Old Fire Hall to be Restored as Off-campus Student Center, Public Entertainment Venue
February 22, 2010—
Michigan Technological University students and people from the Copper Country soon will have a new place to congregate and socialize: the old Fire Hall in downtown Houghton.
Michigan Technological University has sold the historic building to Jonathan Julien and partners Adam and Thomas Yeoman. Julien’s firm, LJJ Construction, will do the renovations.
The Fire Hall houses the first classroom used by Michigan Tech briefly just after it opened as the Michigan Mining School in 1885. The purchasers of the building intend to restore the exterior of the downtown landmark to its original appearance and to use the exterior architectural theme in finishing touches throughout the interior.
“We want this building to preserve its rich history, as well as serve the public,” said Julien. He and his partners plan to turn the Fire Hall into an off-campus student center and public entertainment venue. The renovated building will include quiet areas for study during the day, a venue for performances with a state-of-the-art lighting and sound system, and a bar at night with dry zones so that students of all ages can come there.
“Michigan Tech recognizes and values the historical significance of the Fire Hall,” said President Glenn D. Mroz. “When Jon, Adam and Thomas came along with a plan to renovate it for the benefit of Michigan Tech students, it seemed like a practical way to restore the building and provide additional student gathering space in the downtown area without the University having to invest in the project.
“This will be a real plus for students who live near downtown,” he added.
Julien said he and his partners have always been interested in the old Fire Hall, and “as a community, we have a vested interest in attracting people downtown and giving them a reason to come back,” he explained. “A good way to do that is to provide more diverse entertainment downtown and attract Michigan Tech students.”
LJJ Construction hopes to have the building open by the time students return in the fall. Once renovation is complete, the partners plan to bring in bands, comedians and other types of entertainers—“whatever the public wants,” Julien said.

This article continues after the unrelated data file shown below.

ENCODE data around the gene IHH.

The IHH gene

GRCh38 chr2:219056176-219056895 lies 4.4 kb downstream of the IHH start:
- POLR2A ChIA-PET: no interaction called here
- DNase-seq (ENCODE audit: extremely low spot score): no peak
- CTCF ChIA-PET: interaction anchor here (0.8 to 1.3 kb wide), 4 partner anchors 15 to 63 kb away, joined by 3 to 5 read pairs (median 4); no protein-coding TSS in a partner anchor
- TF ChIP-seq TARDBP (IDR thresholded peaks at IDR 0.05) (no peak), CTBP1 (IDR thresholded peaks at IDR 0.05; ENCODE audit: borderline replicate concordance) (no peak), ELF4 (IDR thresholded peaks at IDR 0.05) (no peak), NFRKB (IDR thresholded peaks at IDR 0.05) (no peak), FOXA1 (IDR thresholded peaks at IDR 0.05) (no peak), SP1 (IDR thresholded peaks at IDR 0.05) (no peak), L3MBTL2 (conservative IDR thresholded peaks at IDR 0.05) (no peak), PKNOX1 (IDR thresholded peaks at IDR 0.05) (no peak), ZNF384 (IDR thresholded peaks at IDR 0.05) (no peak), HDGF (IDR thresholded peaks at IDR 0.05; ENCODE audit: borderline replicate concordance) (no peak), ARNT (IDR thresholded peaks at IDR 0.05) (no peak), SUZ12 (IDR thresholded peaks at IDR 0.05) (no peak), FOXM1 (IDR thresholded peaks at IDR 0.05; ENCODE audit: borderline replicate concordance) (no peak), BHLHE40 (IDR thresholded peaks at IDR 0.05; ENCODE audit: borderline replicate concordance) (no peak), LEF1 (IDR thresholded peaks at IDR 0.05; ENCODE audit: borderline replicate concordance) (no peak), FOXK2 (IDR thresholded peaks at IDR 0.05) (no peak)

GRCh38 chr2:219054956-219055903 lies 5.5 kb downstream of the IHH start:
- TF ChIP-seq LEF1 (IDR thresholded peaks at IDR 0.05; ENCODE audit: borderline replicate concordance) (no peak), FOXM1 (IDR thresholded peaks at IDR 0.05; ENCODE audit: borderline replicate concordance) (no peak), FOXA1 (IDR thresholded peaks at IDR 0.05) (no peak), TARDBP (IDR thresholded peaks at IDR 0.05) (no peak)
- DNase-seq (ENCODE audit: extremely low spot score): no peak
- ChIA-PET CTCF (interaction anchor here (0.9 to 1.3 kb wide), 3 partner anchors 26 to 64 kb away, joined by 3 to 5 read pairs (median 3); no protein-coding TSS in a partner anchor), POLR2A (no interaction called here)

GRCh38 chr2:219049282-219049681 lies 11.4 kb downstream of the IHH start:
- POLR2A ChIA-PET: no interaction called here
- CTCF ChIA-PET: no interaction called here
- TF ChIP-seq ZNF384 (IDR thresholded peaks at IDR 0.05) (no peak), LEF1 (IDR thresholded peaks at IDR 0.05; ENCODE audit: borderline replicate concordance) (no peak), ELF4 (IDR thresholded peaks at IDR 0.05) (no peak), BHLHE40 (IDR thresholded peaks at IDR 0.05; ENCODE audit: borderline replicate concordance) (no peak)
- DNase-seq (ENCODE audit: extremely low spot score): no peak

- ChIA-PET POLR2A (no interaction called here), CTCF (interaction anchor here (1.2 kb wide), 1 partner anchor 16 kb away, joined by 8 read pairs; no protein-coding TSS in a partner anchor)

The Fire Hall was built in 1883 as the Continental Fire Company Building, believed to be the oldest volunteer fire department in the UP. The structure housed horses in the basement, fire engines on the main floor, and village offices and the predecessor of Michigan Tech on the second floor.
In the early 1900s, the building expanded to the west and north, to accommodate more fire engines and to provide storage for the winter hay and oats needed for the horses. By then, Michigan Tech was holding classes elsewhere.
A new city fire hall was built on Sharon Avenue in 1974, and in 1978, Michigan Tech purchased the old Fire Hall from the city. It has been used primarily for storage ever since.
“We are pleased that this important piece of our Michigan Tech and Houghton heritage will not only be preserved, but used to benefit our students and the community,” said Mroz.
Michigan Technological University (www.mtu.edu) is a leading public research university developing new technologies and preparing students to create the future for a prosperous and sustainable world. Michigan Tech offers more than 120 undergraduate and graduate degree programs in engineering; forest resources; computing; technology; business; economics; natural, physical and environmental sciences; arts; humanities; and social sciences.